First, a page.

What is the best furnace filter for indoor air quality?
Installing the best furnace filter will significantly improve your indoor air quality. (Photo by Brandon Smith)
Indoor air pollutants rate among the top five environmental health risks today, according to the Environmental Protection Agency. Air-tight construction and home insulation contribute to poor indoor air quality. Although these home improvements stop drafts and save on energy costs, they stop fresh air from coming into your home and pollutants from leaving.
Consequently, you have two options to improve indoor air quality: allow clean exterior air into the residence to provide ventilation or use an air cleaning device that removes indoor pollutants.
You can choose between two types of air cleaning devices for the removal of airborne pollutants: electronic air cleaners and mechanical air filters. Air filters consist of porous membranes that allow air to flow through while trapping dust, pollen, dust mites, pet dander and some mold spores.
To help measure the efficiency of filters installed in the duct work system of heating and cooling units, the American Society of Heating, Refrigerating and Air-Conditioning Engineers (ASHRAE) has a rating system called the minimum efficiency reporting value (MERV). These ratings range from 1 (lowest) to 20 (highest), and shows three things:
- the ability of the air filter to remove particles
- the ability of the air filter to resist airflow
- the product's expected operating life
To choose the best furnace filter, you should familiarize yourself with the four main types.
Flat-paneled fiberglass air filters
Usually carrying ratings of 1 to 4, flat-paneled fiberglass air filters consist of a disposable filter made of layered fiberglass fibers. A metal-like grating reinforces and supports the fiberglass material and helps prevent the filter from collapsing.
Inexpensive air filters mostly provide protection for heating and cooling components and not for cleaning the air. The filters have a medium efficiency rating for capturing larger airborne particles and a low efficiency for filtering dust mites, viruses, bacteria and dander.
Pleated polyester filters
Similar to fiberglass filters, disposable pleated polyester filters have a sizable surface field and a rating of 5 to 13. The medium efficiency rating makes them efficient at filtering small to large particles. Filters with a rating of 7 to 13 provide a level of effectiveness compatible with absolute high-efficiency particulate air (HEPA) filters, but at a lower price point.
These filters also have less airflow resistance compared to HEPA filters and support quieter operation of the blower fan. Pleated filters also come in higher efficiency models with a rating of 14 to 16. They have the physical appearance of true HEPA filters and are often confused with HEPA products.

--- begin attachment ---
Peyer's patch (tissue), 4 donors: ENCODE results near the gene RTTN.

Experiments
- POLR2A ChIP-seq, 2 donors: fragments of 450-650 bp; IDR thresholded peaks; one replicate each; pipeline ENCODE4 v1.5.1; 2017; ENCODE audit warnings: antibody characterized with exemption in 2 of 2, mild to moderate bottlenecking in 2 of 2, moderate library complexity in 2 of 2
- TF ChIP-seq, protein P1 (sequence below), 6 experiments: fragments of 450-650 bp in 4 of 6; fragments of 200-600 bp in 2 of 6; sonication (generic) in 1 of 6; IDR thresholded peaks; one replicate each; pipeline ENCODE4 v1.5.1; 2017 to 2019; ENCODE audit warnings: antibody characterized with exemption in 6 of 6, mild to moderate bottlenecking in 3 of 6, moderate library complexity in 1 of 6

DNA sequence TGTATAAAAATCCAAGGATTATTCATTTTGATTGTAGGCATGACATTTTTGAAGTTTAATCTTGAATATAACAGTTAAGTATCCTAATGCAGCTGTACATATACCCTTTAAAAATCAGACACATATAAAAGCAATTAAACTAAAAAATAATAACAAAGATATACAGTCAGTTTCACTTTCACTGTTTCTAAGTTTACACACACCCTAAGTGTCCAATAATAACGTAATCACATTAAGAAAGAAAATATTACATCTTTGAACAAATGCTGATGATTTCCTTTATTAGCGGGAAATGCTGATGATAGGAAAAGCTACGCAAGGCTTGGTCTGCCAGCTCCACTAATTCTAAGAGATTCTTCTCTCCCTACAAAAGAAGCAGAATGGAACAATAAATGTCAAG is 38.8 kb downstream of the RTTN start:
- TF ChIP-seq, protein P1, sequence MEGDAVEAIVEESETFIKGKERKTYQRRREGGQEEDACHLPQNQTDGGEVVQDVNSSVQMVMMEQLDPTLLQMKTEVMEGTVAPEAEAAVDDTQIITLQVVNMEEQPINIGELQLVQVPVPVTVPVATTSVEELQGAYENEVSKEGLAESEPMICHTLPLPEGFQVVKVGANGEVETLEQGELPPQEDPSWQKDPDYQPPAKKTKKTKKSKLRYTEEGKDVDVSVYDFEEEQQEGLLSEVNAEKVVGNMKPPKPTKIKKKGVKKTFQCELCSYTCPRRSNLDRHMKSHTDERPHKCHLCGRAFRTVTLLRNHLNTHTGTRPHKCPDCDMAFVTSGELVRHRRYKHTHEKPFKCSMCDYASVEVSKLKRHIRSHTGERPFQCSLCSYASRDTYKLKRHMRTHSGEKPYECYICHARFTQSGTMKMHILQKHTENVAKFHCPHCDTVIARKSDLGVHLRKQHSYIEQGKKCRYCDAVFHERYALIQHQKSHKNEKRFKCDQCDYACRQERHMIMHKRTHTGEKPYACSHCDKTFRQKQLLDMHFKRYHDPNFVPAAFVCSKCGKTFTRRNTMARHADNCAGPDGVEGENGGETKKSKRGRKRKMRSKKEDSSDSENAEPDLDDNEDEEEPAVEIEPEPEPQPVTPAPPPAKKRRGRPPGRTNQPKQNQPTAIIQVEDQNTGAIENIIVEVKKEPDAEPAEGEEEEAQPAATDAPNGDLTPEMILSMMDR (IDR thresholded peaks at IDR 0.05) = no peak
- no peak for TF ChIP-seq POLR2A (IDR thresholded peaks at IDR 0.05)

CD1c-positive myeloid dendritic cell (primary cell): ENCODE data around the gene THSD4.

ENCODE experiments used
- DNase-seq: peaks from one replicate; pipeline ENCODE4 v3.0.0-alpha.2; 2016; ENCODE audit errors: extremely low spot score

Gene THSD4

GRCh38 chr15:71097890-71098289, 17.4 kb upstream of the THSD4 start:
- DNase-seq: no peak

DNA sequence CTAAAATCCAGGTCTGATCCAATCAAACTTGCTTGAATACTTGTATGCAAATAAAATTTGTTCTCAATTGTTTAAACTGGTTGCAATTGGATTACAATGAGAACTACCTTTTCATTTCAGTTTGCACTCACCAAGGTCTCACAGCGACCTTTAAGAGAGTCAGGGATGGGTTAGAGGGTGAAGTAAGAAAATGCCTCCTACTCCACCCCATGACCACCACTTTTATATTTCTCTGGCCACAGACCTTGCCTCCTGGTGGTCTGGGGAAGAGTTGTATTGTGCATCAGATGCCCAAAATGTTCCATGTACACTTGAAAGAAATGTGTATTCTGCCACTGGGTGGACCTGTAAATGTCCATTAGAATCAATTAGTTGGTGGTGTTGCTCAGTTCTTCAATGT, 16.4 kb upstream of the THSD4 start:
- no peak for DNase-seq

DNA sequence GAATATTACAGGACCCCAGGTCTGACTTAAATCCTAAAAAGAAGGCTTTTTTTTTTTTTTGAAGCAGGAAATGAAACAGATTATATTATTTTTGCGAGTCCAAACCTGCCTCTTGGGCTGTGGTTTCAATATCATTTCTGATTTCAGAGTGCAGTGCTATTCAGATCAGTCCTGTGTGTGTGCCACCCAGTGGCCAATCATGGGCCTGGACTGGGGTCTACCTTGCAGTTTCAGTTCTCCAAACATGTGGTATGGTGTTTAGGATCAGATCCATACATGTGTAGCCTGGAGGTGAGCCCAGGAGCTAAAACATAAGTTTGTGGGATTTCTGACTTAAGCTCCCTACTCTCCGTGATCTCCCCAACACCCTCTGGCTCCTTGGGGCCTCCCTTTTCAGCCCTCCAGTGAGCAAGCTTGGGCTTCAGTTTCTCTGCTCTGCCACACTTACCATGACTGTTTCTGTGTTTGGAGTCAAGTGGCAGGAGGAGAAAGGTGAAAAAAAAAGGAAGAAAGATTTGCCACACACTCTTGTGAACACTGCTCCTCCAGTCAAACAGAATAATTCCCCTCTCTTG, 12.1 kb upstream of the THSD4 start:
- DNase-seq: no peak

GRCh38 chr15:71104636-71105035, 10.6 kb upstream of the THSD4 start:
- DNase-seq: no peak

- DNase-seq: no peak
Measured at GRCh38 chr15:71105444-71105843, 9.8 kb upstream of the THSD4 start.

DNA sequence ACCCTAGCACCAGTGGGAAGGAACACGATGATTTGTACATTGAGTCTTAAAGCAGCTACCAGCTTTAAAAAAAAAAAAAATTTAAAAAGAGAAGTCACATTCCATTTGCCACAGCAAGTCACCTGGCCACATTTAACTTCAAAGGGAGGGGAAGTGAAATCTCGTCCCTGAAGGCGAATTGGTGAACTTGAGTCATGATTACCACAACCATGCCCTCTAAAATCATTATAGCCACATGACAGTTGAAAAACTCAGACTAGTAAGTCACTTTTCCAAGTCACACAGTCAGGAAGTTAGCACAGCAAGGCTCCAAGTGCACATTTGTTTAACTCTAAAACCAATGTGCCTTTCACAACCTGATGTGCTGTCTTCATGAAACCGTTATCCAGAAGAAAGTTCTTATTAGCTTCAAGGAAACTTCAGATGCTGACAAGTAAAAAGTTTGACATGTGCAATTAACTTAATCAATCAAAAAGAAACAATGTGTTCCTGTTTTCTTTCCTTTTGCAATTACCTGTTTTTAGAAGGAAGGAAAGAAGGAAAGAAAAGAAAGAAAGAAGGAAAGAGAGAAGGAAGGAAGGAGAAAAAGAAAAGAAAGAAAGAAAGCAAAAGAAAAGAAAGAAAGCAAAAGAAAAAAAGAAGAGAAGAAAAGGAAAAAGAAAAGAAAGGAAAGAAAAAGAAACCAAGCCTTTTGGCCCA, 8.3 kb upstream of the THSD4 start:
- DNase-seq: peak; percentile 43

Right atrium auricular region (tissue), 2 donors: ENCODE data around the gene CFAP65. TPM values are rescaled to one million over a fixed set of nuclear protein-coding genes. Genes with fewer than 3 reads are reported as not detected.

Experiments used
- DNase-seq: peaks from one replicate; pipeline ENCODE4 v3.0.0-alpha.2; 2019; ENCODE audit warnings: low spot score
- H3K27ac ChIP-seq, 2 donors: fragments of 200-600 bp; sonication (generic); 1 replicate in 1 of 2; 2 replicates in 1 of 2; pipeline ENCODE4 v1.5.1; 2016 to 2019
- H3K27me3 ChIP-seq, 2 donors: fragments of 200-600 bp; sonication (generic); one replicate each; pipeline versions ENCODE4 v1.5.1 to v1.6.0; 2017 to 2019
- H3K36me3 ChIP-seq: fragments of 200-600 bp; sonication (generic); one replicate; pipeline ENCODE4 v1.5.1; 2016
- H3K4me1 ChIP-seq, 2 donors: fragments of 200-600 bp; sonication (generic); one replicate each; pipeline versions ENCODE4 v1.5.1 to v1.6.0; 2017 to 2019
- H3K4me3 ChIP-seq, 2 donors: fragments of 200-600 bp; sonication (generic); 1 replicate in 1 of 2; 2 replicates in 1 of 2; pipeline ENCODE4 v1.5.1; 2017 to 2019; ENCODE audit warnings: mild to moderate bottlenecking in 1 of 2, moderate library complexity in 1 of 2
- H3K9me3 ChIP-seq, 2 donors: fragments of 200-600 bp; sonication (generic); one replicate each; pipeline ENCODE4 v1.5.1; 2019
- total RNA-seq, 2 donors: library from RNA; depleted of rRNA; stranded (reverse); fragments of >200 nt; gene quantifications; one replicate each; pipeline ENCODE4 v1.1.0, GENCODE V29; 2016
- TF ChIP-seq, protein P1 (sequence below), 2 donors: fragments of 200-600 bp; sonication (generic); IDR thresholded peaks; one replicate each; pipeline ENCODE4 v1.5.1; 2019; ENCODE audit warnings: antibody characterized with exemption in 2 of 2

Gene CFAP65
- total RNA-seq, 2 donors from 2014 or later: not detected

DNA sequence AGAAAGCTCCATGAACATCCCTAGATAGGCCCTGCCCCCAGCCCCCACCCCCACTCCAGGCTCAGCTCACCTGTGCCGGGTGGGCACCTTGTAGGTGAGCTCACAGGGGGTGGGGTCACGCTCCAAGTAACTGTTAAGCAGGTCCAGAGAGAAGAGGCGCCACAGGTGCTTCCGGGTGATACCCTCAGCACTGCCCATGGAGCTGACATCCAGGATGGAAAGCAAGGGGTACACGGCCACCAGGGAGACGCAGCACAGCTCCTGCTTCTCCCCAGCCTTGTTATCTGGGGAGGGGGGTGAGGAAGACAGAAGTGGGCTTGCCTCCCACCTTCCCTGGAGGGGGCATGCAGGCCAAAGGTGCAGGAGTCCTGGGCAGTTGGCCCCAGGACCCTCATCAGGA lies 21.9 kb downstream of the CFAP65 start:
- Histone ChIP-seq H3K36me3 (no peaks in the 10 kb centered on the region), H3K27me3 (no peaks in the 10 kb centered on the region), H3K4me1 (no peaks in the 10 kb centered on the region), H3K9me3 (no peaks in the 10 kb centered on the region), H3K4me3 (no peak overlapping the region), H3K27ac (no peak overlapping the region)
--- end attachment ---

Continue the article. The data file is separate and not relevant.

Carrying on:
HEPA filters are recognized by the Occupational Safety and Health Administration and EPA as the ultimate product for cleansing airborne particles. HEPA products filter air at a very fine level, blocking elements that are 0.3 microns or larger. These filters catch 99.97 percent of all particles.
HEPA filters have an efficiency rating of 17 to 20. Most residential heating and cooling systems can't accommodate HEPA filters because of the product's dimensions and resistance to airflow. Switching to HEPA filters will significantly improve your indoor air quality but probably require calling a heating and cooling professional to retrofit your furnace.
Washable air filters
Permanent and washable filters are fabricated from plastic or metal frames. These products have a few layers of polypropylene weave or wire mesh material that stops certain pollutants. The durability of the filtration material makes it cleanable and reusable. Daniel Sinclair, owner of highly rated Sinclair Heating, Cooling & Plumbing in Lubbock, Texas, says washable air filters come with some major drawbacks:
- They're usually rated only 1 to 4 on the MERV scale. "If your house is exposed to smaller particles like pet dander, cigar smoke or hair spray, a washable air filter may not be as effective as a higher-rated disposable filter," Sinclair writes on his website.
- Maintenance is a pain. "Once you’ve washed them, you’re not supposed to simply dump the water out," he writes. "Because that water was exposed to bacteria and other particulates, it’s considered a wastewater hazard and should be disposed of appropriately — creating extra work for you."
- They can get moldy. When you wash these filters, they'll take a long time to dry. If you re-install them while they're still damp, they may develop fungi that your HVAC system can blow througout your home.
- They cost more than a disposable filter. According to Sinclair, this means you're paying more for a filter that requires a lot of maintenance.
If you need more advice or are interested in switching to HEPA filters, talk to a highly rated heating service provider on Angie's List.
Editor's note: This is an updated version of a story originally published on April 22, 2013.